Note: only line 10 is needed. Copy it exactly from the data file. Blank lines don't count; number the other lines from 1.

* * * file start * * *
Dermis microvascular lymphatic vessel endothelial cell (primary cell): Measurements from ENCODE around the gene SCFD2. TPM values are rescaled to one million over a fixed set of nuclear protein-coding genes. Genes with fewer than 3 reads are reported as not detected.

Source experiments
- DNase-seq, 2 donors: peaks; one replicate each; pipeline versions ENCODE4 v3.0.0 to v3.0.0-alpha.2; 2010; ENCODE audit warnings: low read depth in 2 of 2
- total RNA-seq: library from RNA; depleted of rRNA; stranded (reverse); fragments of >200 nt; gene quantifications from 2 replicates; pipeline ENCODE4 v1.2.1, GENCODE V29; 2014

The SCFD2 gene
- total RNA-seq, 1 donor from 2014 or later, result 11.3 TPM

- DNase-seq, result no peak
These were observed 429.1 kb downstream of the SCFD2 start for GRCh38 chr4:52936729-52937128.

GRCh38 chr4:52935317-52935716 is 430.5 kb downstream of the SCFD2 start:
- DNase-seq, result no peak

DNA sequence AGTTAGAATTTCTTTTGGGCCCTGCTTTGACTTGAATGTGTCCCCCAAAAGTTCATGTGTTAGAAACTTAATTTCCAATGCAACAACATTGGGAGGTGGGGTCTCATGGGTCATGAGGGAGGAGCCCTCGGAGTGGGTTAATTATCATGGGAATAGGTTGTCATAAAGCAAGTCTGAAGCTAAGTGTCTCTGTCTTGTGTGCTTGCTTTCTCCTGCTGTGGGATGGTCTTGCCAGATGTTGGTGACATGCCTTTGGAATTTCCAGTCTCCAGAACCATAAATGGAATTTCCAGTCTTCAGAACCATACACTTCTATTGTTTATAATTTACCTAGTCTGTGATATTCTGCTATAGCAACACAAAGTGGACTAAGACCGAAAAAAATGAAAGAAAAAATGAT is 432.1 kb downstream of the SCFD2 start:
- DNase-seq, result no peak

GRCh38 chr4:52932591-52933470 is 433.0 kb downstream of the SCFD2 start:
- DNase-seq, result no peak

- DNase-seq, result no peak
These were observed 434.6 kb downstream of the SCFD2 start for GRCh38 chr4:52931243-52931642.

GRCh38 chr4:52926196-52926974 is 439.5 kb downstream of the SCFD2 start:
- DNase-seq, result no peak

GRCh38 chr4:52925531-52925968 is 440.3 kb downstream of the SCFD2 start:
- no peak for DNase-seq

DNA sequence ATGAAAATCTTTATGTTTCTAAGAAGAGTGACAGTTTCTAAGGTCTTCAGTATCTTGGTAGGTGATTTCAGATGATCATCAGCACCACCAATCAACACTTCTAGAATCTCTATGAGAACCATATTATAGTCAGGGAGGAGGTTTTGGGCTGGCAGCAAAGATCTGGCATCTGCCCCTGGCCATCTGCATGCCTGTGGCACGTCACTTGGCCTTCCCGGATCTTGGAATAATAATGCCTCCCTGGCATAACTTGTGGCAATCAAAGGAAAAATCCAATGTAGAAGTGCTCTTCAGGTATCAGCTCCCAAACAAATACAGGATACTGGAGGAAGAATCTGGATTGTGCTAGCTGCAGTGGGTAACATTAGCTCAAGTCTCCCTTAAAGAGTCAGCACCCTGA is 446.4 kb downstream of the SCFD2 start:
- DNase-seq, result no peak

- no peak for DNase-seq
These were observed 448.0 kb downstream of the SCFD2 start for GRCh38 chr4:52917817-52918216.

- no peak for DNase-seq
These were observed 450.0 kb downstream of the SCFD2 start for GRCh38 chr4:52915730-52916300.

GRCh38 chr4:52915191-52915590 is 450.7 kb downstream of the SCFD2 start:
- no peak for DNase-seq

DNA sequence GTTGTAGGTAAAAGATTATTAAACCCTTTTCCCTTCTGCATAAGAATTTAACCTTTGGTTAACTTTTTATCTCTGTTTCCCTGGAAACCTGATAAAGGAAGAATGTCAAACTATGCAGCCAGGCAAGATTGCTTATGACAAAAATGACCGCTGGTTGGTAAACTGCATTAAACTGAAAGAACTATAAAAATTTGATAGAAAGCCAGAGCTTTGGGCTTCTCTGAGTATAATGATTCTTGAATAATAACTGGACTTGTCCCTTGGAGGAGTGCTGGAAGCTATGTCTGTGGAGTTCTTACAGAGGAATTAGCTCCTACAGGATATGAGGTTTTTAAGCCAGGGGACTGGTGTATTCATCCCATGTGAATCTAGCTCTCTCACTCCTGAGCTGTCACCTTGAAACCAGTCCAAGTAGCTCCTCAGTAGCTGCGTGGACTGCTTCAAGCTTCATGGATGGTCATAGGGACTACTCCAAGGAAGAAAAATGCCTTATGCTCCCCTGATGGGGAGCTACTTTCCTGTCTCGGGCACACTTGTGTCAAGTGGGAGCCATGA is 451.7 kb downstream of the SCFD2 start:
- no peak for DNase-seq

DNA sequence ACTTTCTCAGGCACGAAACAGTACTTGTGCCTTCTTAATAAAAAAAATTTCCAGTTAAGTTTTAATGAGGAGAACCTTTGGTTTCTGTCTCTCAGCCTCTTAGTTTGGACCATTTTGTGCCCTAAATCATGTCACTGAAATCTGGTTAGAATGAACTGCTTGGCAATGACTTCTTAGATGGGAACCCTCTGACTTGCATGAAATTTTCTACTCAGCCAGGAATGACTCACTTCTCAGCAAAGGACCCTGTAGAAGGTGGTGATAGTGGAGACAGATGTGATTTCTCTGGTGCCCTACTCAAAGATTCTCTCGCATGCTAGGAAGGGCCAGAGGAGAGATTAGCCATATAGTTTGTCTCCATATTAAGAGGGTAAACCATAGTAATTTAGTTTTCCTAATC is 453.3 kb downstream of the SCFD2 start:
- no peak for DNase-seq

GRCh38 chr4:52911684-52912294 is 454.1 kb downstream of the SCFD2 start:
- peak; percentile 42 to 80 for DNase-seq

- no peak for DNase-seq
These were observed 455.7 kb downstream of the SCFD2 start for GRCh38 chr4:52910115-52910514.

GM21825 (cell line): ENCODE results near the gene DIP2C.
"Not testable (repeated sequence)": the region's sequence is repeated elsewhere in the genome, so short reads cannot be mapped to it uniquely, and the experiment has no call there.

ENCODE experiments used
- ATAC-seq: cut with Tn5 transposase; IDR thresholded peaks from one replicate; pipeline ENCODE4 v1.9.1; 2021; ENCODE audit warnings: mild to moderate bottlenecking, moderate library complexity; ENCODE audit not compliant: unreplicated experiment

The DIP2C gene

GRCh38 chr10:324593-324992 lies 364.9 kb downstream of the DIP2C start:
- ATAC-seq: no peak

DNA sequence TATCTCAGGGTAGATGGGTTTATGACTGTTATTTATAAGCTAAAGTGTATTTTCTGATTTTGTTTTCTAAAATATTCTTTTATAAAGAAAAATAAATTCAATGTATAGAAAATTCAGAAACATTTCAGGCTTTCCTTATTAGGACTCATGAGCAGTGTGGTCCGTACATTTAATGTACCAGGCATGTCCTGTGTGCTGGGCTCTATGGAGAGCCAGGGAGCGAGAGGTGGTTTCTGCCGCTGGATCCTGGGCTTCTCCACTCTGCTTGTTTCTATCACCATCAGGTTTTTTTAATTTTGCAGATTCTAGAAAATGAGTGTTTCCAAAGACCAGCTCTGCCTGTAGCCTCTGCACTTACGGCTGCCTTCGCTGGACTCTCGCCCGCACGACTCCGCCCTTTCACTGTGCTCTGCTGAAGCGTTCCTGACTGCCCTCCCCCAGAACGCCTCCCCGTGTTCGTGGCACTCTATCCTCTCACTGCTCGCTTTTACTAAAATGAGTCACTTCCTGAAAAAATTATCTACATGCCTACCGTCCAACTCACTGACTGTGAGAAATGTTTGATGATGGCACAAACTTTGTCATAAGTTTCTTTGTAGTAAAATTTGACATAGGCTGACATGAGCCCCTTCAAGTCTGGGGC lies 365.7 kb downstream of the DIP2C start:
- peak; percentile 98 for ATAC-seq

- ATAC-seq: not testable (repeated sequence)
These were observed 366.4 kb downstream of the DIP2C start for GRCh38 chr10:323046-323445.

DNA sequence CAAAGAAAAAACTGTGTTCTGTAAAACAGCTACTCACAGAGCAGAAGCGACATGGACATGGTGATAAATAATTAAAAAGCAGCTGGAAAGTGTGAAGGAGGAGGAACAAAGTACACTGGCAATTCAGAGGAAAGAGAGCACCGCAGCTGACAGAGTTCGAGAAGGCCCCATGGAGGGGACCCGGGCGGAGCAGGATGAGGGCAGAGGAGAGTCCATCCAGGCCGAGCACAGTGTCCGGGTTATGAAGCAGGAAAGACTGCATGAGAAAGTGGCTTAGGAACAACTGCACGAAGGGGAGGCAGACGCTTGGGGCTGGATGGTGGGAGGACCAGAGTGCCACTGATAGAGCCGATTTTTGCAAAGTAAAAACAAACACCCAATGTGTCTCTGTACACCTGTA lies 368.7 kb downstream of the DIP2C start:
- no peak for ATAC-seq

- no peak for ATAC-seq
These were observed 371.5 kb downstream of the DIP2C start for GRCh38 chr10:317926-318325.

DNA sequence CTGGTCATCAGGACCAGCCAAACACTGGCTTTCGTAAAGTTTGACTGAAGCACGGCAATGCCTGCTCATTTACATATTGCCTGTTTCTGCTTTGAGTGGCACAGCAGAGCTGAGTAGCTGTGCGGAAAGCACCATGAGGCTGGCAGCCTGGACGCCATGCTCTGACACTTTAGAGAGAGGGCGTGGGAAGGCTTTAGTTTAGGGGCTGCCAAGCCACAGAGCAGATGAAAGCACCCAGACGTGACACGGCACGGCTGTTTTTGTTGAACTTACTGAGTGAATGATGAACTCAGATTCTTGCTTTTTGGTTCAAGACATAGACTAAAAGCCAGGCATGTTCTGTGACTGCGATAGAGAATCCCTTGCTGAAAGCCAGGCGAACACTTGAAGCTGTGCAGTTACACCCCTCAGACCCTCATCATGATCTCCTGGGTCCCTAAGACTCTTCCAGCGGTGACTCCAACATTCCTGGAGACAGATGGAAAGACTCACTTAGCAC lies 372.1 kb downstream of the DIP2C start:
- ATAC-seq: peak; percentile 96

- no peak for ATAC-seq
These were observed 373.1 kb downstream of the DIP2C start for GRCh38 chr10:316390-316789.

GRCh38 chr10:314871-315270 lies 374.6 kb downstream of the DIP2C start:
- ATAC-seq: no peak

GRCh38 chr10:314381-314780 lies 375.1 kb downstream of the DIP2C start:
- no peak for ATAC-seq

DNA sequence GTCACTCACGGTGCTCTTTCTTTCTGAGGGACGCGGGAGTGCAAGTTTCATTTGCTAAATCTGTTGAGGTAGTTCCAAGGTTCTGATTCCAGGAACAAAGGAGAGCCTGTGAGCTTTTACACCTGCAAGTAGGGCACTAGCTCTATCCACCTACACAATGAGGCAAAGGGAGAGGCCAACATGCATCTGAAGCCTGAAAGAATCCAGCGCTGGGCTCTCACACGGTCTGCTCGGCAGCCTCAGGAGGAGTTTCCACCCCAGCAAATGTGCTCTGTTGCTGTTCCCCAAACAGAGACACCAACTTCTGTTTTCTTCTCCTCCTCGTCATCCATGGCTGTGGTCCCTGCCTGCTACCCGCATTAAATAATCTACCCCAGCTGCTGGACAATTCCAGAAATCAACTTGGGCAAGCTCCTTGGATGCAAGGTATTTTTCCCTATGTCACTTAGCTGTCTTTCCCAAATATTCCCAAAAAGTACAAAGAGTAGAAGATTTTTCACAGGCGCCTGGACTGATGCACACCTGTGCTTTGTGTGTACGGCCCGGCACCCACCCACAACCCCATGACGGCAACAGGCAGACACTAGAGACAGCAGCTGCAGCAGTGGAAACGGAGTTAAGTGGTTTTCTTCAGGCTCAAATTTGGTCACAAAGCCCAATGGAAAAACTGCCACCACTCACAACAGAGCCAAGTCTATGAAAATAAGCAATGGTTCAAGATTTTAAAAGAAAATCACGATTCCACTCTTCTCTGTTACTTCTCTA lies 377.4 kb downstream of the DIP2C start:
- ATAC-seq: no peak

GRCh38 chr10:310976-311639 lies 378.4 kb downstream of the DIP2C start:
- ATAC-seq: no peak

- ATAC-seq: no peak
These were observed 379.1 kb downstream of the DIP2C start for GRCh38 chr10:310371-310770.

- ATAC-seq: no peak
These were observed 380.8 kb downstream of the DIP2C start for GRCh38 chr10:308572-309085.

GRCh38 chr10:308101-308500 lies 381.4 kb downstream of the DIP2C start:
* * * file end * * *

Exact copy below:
- DNase-seq, result no peak